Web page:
With the Syrian regime losing ground in the Ghab Plain and Qaryatayn last week, the protagonists in Syria are slowly preparing for the aftermath of the conflict. Few believe president Bashar Al Assad can prevail in the war, and even he conceded his army's difficulties late last month.
With Mr Al Assad’s foes gaining, all eyes have been on diplomacy in recent weeks. Russian, Saudi and American officials have met in Qatar, the Russian and Saudi foreign ministers met in Moscow on Monday, and Russia mediated a recent meeting in Jeddah between the Saudi deputy crown prince and defence minister, Mohammed bin Salman, and the head of Syria’s National Security Bureau, Ali Mamlouk.
Even Iran has offered a plan for a political solution in Syria. Two things are apparent in these exchanges: Mr Al Assad’s vulnerabilities have prompted his allies to begin a process of finding a negotiated outcome in Syria that could potentially save him and prevent a power vacuum that benefits extremists; and the Syrian president has become increasingly irrelevant, his fate almost entirely in the hands of others.
Mr Al Assad’s enemies have sensed this, which is why they have raised the pressure on his regime. The progress of Jaysh Al Fatah, a coalition of opposition forces including the Al Qaeda-affiliated Jabhat Al Nusra, in the Ghab Plain on the weekend was highly significant. The plain borders the Alawite heartland and now the rebels have the option of heading southward toward Hama or westward into Alawite districts.
The ISIL advance into Qaryatayn was, by most accounts, an effort to link up with militants already in the Qalamoun district bordering Lebanon. That would allow the group to cut the vital Damascus-Homs highway, position men in Qalamoun for an offensive against Damascus, and challenge Jaysh Al Fatah and others in shaping the aftermath of Mr Al Assad’s downfall.
In the south of Syria, reports have suggested that the Jordanians are thinking along similar lines. They want to ensure that extremists do not take control of the Syrian capital. That may explain why ISIL, under increasing attack in northern Syria, saw a need to capture new areas in Homs to guarantee that it is not marginalised in the Syrian endgame.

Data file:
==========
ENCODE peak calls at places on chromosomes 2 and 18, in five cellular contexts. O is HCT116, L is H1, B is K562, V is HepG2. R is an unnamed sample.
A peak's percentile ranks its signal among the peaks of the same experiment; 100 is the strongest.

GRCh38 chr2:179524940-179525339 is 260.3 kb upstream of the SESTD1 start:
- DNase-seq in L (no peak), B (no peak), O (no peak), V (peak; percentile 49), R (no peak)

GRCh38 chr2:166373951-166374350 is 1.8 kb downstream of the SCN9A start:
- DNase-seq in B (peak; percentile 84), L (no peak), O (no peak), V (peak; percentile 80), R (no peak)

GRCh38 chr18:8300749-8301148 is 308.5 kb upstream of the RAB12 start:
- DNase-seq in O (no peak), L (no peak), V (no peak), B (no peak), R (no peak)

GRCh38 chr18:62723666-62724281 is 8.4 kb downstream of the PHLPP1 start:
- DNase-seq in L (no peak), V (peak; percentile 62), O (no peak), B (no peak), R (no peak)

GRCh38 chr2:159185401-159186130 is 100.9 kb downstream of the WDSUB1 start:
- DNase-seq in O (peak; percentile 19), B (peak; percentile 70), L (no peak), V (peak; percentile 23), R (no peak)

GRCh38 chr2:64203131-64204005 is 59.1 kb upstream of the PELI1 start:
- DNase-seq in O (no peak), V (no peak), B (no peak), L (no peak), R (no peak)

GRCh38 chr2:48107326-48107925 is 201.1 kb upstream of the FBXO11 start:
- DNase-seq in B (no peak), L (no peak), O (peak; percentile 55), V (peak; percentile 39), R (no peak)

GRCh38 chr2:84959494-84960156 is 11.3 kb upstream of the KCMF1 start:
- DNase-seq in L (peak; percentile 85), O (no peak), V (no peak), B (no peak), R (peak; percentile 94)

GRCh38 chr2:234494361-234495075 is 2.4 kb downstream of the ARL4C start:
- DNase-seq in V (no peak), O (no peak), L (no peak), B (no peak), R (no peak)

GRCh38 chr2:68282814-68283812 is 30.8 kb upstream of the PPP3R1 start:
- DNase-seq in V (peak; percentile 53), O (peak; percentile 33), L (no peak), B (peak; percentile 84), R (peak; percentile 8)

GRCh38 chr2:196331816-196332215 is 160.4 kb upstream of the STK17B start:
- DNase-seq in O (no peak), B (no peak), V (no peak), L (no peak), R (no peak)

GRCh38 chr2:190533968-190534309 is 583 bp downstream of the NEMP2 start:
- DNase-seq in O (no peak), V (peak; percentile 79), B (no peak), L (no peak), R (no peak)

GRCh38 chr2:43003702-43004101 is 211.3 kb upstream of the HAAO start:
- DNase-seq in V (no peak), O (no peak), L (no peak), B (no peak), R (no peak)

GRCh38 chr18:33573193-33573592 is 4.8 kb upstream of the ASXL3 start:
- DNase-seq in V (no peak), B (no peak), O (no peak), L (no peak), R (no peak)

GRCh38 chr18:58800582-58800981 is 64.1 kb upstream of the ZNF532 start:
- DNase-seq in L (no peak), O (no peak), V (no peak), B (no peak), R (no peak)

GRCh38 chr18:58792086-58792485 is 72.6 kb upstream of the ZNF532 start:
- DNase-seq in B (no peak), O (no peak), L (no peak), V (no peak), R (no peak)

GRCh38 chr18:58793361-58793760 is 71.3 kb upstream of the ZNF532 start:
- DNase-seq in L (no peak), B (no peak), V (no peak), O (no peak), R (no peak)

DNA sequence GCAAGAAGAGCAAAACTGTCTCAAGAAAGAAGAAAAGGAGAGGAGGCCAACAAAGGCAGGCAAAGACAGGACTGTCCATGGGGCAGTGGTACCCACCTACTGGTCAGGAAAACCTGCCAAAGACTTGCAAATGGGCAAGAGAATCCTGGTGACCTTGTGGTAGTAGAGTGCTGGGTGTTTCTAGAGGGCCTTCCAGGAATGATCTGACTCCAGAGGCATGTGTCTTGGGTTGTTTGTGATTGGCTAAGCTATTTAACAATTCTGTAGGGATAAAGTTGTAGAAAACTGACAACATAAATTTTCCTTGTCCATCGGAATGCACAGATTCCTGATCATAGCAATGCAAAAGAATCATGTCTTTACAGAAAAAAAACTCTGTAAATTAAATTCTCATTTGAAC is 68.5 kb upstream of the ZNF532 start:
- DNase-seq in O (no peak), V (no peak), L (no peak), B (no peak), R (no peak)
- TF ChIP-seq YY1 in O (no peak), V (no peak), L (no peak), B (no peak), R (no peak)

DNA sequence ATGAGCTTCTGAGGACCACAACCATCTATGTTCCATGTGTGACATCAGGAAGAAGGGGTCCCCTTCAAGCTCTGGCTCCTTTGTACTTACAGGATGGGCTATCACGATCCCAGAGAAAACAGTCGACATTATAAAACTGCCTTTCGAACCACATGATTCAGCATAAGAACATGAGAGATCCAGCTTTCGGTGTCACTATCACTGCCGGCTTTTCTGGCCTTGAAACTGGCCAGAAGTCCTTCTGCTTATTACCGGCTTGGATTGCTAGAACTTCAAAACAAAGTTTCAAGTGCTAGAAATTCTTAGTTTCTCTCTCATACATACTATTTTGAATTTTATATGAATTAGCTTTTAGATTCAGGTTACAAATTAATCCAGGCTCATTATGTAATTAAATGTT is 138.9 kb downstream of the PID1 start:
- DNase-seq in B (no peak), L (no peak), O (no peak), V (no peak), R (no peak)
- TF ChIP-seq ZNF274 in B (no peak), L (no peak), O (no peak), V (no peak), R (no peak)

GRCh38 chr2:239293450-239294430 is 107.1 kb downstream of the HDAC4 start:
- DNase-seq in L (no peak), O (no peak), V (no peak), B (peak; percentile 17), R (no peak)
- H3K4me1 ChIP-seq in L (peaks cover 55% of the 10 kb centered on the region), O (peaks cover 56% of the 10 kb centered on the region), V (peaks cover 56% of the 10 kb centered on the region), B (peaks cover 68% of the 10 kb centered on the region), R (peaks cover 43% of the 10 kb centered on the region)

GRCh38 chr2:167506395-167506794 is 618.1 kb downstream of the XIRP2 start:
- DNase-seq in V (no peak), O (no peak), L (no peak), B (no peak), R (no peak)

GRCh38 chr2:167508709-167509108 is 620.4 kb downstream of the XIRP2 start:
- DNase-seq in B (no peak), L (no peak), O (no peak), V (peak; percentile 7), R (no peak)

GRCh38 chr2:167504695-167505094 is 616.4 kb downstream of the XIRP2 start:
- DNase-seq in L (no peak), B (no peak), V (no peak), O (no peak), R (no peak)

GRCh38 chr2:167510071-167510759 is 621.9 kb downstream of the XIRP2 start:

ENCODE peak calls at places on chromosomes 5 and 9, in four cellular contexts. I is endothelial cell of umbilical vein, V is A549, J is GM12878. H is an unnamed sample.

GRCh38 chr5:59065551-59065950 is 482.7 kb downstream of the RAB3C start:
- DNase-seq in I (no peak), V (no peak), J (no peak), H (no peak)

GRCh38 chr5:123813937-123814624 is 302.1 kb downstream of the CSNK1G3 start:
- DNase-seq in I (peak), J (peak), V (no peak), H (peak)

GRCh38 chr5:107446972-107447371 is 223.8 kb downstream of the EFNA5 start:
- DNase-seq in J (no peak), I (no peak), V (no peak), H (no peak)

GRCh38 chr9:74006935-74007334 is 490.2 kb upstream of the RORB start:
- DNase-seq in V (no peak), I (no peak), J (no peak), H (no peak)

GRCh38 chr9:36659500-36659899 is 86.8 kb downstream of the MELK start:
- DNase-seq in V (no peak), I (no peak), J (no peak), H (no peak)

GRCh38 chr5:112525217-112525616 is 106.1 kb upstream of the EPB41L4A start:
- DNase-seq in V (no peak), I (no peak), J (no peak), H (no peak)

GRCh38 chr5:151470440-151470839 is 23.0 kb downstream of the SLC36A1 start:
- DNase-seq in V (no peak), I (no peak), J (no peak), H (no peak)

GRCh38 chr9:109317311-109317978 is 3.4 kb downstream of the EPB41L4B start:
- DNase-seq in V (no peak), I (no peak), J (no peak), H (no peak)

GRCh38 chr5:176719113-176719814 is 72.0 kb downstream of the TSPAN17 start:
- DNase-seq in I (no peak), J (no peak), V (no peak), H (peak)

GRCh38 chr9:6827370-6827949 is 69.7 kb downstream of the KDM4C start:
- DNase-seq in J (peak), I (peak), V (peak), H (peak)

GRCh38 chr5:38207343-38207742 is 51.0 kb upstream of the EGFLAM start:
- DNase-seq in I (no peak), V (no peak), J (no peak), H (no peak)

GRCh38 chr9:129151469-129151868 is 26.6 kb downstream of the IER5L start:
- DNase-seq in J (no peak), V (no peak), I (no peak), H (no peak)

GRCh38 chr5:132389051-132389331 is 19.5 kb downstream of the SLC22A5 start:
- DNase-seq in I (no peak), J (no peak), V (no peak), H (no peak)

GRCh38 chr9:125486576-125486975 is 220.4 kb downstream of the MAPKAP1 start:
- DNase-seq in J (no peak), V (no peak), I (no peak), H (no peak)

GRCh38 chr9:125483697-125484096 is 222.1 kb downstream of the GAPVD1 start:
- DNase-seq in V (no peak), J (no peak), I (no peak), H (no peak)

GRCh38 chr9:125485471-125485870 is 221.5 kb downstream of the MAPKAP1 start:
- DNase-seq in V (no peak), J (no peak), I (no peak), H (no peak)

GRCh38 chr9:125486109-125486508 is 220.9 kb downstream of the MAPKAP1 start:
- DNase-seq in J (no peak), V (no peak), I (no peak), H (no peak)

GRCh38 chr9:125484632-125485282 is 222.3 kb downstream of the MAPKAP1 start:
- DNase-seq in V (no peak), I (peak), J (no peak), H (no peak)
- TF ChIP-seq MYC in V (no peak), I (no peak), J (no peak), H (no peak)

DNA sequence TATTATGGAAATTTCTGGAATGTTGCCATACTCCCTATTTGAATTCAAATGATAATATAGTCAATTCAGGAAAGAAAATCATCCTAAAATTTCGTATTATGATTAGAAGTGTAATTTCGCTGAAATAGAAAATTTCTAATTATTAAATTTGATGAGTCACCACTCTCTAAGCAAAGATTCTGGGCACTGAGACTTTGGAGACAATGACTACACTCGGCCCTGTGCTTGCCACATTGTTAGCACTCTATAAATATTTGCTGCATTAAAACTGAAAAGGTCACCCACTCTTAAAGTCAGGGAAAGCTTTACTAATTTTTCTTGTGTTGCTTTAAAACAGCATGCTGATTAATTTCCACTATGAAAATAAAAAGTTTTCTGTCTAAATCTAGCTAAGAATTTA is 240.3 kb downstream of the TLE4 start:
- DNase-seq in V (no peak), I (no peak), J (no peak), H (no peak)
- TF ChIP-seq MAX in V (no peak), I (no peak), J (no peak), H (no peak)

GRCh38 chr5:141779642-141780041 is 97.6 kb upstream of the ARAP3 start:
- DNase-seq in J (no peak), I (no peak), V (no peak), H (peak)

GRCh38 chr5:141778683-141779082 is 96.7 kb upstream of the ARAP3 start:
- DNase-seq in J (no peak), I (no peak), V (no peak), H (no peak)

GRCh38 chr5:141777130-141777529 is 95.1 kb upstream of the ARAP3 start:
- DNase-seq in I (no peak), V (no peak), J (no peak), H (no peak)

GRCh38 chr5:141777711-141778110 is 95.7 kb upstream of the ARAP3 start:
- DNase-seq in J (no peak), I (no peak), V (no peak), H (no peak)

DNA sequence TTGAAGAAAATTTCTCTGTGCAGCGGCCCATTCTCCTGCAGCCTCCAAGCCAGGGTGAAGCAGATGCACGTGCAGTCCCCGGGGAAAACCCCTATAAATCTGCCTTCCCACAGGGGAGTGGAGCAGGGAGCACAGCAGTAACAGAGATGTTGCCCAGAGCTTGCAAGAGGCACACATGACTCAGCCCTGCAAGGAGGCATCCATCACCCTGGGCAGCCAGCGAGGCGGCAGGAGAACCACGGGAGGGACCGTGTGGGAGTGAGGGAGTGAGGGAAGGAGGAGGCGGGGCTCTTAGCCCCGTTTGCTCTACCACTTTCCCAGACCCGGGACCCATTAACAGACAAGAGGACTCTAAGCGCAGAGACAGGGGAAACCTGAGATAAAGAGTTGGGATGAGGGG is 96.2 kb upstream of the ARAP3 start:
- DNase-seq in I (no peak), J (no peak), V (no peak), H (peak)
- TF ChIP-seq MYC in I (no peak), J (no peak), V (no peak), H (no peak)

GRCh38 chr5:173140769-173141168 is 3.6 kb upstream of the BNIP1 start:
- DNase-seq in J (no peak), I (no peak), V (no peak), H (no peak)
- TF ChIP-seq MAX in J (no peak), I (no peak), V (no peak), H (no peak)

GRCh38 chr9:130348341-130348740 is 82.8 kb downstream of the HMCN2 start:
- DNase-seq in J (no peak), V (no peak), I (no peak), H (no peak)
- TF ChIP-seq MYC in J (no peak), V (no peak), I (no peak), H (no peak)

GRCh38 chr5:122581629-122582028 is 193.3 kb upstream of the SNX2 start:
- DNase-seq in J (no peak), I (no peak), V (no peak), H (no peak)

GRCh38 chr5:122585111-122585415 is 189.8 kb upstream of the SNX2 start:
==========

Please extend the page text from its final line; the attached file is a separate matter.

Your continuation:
Little has filtered out on the tenor of the diplomatic deliberations, and what has is often politically manipulated. While accounts of Mr Mamlouk's visit to Saudi Arabia were published in Lebanon's pro-Hizbollah Al Akhbar newspaper, last Saturday the Saudi daily Al Hayat ran its own version to counter it.
According to Al Hayat, the Saudis linked Mr Al Assad's fate to a Syrian political process. For one to begin, however, a primary condition is the withdrawal of Iran and Shia militias from Syria in exchange for an end to Saudi support for the opposition, "so the solution [can be] a Syrian-Syrian one".
In its version, Al Akhbar did not go into details, saying only that the meeting failed. Yet if the Saudi condition is true, it is also subtle. It effectively invites the Syrian president to regain authority over his country from Iran. At the same time, the Saudis allegedly insisted they did not demand a severing of ties between Damascus and Tehran.
By keeping Mr Al Assad's destiny vague, the proposal fudges over a major obstacle to the negotiations, even if the Saudis insist the Syrian leader must ultimately go. It is interesting that Al Akhbar underlined that Russia did not believe Mr Al Assad could be removed. To buy time for Mr Al Assad, Moscow has sought to create an antiterrorism coalition including Syria and Saudi Arabia. However, last week the Gulf countries rejected it.
The Russian attitude toward Mr Al Assad is likely to be more nuanced, Al Akhbar's account notwithstanding. Moscow is said to have been unhappy that the Syrian president undermined its efforts to initiate dialogue between the regime and moderate opposition groups. Yet it does not want Mr Al Assad's removal to be a prerequisite of a political accord even if it knows that for as long as he stays in power a solution will be near impossible.
Increasingly, Russia’s view of events in Syria seems at odds with Iran’s. Where the Iranians have exacerbated Syria’s fragmentation to preserve Assad rule, Russia believes this has created an ideal environment for extremists, many of whom hail from Central Asia and the Caucasus and may later threaten Russia.
Some observers believe the recent military victories by Jaysh Al Fatah were aimed less at bringing about a collapse of the regime than to impose a political solution. That may be true. Most parties, with the exception of ISIL, seek a managed transition in Syria, not a destructive free-for-all as in Afghanistan after 1988.
Things are accelerating in Syria, even if the contours of a political settlement remain uncertain. We are at a stage where regional and international powers are manoeuvring to determine what others will accept. But for the first time we are seeing not the end of the war in Syria, but maybe some hints of an end.
Michael Young is opinion editor of The Daily Star newspaper in Beirut
On Twitter @BeirutCalling